Second Chance should not be a joke; all companies should have to have Second Chance programs.
Second Chance was established by Rick Pendery in 1995 and described it as a “non-profit corporation that rehabilitates offenders in the criminal justice system.”
Neighborhood businesses in Jonesboro claim to be in support of felon rehabilitation programs yet refuse to hire specific types of ex-offenders.
John Wilson, a felon since 2015, said, “I was hired by the local company of Nice-Pak, but after a background check, the parent company in New York denied me the position. I was also told at Goodwill that they do not hire felons.”
Goodwill is one of the most well-known felon-friendly businesses in the United States and has been helping ex-offenders dating back to 1902.
When asked if they hire felons, the Jonesboro Goodwill replied, “We used to hire felons, but we recently did away with that program.”
We are not allowing felons to get a decent enough job to take care of their families. Second Chance is a policy on paper but not a reality, and there seems to be an unwritten prejudice in local businesses culminating against ex-cons.
Although roughly 95 percent of state prisoners will be released from prison, more than three-fourths of those inmates (76.6 percent) return to prison within five years, according to a study by the National Institute of Justice.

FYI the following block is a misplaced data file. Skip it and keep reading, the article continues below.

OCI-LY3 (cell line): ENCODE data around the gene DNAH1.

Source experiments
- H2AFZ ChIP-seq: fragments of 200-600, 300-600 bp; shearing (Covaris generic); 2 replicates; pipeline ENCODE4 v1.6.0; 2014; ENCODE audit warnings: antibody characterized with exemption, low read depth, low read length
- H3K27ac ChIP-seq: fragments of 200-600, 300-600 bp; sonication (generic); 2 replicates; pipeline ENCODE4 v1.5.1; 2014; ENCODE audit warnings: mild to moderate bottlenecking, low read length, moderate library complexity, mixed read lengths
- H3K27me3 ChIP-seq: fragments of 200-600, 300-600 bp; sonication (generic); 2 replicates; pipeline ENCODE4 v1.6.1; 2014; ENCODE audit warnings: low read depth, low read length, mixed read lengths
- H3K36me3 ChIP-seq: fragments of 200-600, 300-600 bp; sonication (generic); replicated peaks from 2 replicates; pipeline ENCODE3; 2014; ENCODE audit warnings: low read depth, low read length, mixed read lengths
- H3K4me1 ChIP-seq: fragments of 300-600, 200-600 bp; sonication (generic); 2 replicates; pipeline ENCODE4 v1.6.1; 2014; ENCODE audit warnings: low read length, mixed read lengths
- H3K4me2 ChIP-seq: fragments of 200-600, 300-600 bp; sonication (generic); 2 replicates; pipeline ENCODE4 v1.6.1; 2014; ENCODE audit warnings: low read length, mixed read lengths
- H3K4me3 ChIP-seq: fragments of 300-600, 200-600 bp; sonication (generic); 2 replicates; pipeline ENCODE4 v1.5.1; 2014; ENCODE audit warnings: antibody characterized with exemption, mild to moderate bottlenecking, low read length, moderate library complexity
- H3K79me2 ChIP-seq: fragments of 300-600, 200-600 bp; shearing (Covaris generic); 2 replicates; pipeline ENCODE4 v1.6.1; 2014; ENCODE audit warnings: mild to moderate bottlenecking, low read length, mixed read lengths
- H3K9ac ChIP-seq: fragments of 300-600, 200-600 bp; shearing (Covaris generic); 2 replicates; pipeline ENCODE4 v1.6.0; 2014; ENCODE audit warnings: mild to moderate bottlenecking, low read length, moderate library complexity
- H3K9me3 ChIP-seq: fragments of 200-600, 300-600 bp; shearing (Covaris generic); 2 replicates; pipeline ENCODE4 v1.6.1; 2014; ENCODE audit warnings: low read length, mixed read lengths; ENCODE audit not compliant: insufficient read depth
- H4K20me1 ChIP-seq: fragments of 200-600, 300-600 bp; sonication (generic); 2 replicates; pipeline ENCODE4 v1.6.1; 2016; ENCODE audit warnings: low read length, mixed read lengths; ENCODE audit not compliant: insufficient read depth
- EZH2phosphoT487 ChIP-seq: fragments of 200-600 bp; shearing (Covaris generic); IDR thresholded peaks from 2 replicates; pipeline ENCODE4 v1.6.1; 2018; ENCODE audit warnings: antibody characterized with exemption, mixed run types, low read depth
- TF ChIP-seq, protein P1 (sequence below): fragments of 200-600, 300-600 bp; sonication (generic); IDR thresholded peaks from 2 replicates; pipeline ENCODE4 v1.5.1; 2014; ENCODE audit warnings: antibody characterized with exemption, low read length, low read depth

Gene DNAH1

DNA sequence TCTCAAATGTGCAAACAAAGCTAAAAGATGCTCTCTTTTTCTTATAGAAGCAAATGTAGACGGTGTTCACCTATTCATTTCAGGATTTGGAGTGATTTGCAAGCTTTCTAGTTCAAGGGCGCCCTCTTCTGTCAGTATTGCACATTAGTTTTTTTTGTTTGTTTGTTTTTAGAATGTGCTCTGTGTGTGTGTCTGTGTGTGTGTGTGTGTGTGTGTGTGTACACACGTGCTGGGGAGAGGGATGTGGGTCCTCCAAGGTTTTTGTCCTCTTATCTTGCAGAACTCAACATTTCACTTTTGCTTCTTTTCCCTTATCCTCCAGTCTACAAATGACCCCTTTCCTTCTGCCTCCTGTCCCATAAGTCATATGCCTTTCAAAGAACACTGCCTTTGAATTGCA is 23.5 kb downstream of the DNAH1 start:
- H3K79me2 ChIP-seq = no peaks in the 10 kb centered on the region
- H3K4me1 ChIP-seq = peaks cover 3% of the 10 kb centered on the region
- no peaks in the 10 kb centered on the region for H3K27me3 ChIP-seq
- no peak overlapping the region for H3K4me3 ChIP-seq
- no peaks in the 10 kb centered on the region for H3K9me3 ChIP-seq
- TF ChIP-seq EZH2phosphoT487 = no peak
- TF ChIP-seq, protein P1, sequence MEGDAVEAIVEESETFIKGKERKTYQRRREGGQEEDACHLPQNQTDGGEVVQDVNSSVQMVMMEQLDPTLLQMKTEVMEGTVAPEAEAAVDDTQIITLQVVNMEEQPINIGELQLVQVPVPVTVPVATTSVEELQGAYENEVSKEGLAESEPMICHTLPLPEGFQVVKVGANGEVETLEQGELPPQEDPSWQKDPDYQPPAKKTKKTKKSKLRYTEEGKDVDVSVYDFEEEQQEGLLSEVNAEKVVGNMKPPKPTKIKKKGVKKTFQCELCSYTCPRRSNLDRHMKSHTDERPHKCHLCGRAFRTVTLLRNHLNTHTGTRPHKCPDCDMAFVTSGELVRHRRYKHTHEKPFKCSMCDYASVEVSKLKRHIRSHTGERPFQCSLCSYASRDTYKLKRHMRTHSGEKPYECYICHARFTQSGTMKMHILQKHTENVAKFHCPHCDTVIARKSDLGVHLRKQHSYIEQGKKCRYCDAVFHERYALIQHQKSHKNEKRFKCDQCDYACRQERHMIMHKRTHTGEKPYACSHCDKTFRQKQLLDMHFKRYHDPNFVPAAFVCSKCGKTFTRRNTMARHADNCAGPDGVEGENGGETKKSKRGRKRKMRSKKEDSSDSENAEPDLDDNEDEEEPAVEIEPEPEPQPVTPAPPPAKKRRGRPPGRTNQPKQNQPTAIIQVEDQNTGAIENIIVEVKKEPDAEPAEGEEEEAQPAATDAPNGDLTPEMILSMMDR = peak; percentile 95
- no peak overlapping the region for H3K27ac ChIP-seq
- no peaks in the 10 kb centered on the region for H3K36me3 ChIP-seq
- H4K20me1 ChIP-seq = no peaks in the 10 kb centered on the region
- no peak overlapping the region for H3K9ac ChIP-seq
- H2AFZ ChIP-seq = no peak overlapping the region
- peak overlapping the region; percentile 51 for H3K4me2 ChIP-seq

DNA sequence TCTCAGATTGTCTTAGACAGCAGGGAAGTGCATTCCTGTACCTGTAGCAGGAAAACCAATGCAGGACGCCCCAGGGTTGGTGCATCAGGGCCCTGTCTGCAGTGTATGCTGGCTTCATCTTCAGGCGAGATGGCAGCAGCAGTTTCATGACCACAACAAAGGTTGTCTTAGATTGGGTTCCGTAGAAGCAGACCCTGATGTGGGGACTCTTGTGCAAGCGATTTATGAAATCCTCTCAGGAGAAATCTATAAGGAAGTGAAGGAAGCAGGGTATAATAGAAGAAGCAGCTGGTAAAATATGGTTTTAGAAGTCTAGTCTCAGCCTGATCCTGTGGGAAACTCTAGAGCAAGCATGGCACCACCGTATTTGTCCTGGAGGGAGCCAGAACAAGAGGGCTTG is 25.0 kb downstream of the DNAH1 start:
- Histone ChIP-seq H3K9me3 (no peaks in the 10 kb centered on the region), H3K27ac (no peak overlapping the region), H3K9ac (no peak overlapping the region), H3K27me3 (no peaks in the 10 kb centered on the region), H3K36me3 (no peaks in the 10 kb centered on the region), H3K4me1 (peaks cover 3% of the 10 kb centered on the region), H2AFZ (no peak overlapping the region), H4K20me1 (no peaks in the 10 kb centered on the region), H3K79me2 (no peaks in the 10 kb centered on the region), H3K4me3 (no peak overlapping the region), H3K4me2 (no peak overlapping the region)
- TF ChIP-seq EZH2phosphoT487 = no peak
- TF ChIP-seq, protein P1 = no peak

The saying “nobody’s perfect” has been widely quoted all over the world for generations, yet it remains societally sound to judge those who have made different decisions than us.
Second Chance programs were created to give people the chance to better themselves. Almost all companies run background checks when a felony is present, and it depends on the company as to if they wish to further the process.
It would serve the rehabilitated felon best if companies would adopt a Second Chance program that can be graduated out of when the employee shows diligence, work ethic and integrity. Many felons are trying to support families and need to make a livable wage.
An estimated 15 dollars an hour per adult is necessary to get a family of four out of poverty in Craighead County, as recorded by Dr. Amy Glasmeier and the Massachusetts Institute of Technology (2019).
Following the release of a felon, they are often given a list of potential employers in their area. After Wilson received his list, he preceded to apply to the places recommended only to be rejected by more than half of the supposed “Second Chance” businesses that he applied for.
The list given to felons does say that the nature of the crime and sentencing date could be a factor depending on company policies. Phone calls are almost always necessary to determine what businesses will give ex-cons a chance.
Hesitation to a certain extent is expected when hiring potential employees, ex-con or not. A possible solution if a company is concerned could be to have their probation officers approve it and monitor them so they still get the chance to prove themselves.
As members of our local communities, it is our responsibility to demand that all businesses have Second Chance programs and actively consider all people for the job no matter what they did in the past. Second Chance should be just that, a second chance.
Currently only certain types of felons are hired depending on the opinion of the businesses, but all felons deserve a second chance to start over. We are all more than our pasts.